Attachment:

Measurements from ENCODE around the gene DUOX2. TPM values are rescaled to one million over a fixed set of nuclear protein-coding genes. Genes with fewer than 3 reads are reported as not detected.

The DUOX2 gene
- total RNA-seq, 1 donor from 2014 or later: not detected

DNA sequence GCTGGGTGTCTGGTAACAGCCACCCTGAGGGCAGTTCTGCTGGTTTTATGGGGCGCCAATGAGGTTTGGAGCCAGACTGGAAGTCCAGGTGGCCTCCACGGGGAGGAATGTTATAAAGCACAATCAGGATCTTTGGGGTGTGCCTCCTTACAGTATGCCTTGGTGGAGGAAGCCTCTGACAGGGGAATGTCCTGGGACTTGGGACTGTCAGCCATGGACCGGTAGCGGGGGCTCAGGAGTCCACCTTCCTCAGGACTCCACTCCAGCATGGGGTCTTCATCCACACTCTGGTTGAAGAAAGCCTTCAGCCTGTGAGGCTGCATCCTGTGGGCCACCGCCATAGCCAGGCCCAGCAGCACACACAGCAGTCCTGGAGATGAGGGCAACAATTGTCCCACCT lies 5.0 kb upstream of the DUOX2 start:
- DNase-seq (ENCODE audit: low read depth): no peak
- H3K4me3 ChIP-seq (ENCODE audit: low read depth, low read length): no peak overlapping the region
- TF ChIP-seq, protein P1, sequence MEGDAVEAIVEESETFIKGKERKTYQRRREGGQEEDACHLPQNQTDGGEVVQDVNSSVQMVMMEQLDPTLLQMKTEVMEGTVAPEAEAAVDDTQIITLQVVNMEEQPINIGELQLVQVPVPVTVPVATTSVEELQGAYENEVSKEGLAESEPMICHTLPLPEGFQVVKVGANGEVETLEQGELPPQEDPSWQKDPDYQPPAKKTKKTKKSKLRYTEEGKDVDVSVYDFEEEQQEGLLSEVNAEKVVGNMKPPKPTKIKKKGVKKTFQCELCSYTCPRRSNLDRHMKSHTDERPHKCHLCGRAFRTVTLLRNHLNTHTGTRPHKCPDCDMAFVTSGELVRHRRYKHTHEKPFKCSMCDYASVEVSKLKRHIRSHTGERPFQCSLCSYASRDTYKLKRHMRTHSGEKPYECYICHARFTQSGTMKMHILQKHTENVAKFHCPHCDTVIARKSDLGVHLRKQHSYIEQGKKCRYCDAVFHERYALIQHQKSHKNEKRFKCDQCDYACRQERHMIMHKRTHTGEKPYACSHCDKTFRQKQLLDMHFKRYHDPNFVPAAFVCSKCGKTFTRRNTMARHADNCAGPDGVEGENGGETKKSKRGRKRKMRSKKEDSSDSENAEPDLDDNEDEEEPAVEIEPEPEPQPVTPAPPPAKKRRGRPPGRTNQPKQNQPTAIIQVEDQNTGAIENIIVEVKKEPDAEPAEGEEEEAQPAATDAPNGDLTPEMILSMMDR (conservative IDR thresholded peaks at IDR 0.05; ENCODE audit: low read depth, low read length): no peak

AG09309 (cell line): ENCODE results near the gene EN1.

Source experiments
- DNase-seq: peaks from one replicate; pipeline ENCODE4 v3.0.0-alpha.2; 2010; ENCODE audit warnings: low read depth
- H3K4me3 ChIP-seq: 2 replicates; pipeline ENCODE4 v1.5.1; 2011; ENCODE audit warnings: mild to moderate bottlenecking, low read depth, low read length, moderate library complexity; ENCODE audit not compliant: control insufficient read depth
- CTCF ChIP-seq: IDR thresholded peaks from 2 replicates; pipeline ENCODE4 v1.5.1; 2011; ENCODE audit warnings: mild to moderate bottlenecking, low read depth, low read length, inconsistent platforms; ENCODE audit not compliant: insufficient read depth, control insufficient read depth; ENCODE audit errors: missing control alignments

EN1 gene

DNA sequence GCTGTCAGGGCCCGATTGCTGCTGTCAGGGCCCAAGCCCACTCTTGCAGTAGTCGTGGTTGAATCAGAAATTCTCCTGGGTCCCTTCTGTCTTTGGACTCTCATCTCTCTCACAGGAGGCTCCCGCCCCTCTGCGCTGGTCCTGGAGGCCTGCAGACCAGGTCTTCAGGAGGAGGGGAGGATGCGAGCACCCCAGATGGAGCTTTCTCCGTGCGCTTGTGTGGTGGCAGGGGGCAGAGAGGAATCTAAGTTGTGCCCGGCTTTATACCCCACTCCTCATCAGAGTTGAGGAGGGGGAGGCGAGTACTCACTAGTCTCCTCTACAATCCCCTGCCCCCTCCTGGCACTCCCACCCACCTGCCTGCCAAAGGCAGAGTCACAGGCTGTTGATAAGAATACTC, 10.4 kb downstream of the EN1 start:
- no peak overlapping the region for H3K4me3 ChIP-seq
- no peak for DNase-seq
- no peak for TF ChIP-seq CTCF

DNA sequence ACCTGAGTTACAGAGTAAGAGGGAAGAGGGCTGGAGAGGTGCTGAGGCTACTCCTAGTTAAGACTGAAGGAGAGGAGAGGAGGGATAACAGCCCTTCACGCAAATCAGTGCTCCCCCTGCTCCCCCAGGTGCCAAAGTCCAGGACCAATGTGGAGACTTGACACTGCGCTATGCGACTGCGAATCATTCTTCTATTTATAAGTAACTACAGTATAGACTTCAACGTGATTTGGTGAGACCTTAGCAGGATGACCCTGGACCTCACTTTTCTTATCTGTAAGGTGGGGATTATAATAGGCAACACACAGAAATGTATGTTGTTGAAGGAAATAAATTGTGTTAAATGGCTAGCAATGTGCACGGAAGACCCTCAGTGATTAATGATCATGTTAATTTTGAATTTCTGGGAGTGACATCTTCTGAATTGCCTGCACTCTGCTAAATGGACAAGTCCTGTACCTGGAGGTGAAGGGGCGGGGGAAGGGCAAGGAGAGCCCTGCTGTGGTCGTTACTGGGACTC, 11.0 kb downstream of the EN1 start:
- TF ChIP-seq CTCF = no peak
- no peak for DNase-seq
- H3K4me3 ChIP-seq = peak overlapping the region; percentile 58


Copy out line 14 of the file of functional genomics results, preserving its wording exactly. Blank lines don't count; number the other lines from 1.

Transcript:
DNA sequence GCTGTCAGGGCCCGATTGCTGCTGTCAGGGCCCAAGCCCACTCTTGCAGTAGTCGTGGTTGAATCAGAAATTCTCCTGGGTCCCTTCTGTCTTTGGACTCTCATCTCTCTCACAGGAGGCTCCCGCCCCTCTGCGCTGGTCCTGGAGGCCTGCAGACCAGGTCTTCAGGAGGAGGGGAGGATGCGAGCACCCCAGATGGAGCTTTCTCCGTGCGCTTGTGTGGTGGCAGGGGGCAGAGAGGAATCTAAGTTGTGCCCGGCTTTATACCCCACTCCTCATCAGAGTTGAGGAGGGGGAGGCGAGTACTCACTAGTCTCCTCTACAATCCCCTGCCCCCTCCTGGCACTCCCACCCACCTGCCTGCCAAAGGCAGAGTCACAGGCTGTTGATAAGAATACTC, 10.4 kb downstream of the EN1 start: